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Hewlett-Packard fleshed out its summer product lineup, introducing a high-definition-ready LCD monitor and a dedicated gaming PC, and it gave a sneak peek at LightScribe Direct Disc labeling technology.
At the products were shown during the Home Entertainment Show 2004, held from May 19-20.
The HP f2304 23W-inch high-definition monitor was scheduled to ship on May 30 with a $2,199 suggested retail price. The monitor does not have an integrated TV tuner, but HP is pairing it with the company's latest Media Center PC system, which is equipped with a tuner and DVR capability. In addition, the monitor can be connected to any external TV tuner.
HP also hyped the monitor's 16-millisecond response rate as a potential lure for gamers looking for a high-end display.
The Compaq X gaming PC is part of the company's attempt to battle with AlienWare and the other dedicated PC makers vying for the gamers more interested in playing than putting together their own computer.
An HP spokeswoman said the company knows it cannot attract the extreme players who are likely to build their own PC nor casual players not interested in spending a fortune. However, the Compaq X, available in July through HP's configure-to-order program, should attract those in the middle, which comprise the bulk of the market.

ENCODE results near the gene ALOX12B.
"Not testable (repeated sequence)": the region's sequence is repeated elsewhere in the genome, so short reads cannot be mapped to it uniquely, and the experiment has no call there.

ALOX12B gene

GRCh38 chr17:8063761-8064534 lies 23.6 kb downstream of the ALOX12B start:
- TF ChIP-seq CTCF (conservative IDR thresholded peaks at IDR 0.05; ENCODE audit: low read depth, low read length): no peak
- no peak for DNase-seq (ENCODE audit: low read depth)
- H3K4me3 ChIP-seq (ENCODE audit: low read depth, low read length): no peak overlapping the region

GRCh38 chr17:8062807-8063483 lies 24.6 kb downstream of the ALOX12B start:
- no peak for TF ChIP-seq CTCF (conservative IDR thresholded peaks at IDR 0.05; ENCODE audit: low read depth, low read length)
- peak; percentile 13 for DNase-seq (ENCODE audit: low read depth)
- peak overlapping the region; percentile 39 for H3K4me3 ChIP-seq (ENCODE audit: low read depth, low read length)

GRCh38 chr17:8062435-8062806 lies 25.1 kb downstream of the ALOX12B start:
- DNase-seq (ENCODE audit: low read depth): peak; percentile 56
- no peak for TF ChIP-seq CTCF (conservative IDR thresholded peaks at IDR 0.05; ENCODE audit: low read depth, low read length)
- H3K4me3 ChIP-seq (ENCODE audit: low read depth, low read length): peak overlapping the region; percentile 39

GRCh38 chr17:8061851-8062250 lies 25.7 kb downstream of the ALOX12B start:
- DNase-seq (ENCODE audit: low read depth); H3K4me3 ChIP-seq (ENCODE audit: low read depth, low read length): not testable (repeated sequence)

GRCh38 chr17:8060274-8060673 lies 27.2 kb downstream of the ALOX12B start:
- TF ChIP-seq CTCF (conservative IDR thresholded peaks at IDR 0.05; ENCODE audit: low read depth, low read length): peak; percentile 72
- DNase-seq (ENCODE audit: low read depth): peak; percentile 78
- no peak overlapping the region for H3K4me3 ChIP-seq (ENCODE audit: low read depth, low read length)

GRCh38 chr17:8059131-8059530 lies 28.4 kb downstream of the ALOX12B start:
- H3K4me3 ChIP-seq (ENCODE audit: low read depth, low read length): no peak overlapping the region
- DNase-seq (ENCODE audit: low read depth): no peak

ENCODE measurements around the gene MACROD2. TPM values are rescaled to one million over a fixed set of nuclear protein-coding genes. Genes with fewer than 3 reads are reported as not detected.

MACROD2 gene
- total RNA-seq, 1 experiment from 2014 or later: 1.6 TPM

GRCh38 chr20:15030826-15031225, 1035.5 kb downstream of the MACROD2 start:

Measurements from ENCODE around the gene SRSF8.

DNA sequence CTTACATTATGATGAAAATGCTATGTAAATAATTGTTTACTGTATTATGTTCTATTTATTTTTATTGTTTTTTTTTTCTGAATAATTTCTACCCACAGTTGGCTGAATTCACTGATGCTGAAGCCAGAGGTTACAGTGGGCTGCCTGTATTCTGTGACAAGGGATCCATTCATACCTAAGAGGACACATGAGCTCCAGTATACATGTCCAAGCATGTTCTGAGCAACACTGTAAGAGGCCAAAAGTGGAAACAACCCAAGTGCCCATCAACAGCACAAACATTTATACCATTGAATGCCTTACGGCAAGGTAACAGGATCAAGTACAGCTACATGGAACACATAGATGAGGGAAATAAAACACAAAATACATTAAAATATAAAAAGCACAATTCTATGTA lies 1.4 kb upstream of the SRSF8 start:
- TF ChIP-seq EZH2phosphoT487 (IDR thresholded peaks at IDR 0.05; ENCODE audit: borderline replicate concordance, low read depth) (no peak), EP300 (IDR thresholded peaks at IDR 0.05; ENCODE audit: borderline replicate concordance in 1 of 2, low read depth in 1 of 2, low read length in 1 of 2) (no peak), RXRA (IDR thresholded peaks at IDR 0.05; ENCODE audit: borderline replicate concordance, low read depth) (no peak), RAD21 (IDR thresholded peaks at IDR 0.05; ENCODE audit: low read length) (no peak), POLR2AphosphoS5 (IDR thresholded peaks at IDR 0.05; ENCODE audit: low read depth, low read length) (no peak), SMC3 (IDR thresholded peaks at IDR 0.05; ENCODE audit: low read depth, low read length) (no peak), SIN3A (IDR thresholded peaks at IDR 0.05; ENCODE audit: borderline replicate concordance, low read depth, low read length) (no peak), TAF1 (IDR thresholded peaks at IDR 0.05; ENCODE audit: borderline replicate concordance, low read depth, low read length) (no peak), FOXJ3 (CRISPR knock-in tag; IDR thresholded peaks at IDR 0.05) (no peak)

In order to give the Compaq X additional exposure, the PC was given its first public workout by a group of professional computer game players at the E3 show in early May.
The basic unit will carry a $1,799 suggested retail price, but a fully tricked-out model could push the price near $3,000. The line will be available with a variety of Intel and AMD processors and NVIDIA graphic cards, Windows XP Professional, choice of DVD+RW or DVD-ROM/CD-RW drive, 9-in-1 flash-memory card reader and front- and top-mounted USB ports.
The chassis is designed for easy upgrade with a slide-out motherboard and a side panel that can be replaced with a clear type allowing the brightly lit inner workings to be viewed.
The new LightScribe Direct Disc labeling technology utilizes a standard CD burner laser that has been upgraded to put out a beam capable of burning images onto a specially coated disc. The end user picks or creates a design then, and using the software, which is still under development, burns the image onto the non-recording side of the disc.
HP will license LightScribe to third-party drive and media makers, and the first versions are expected to ship later this year.
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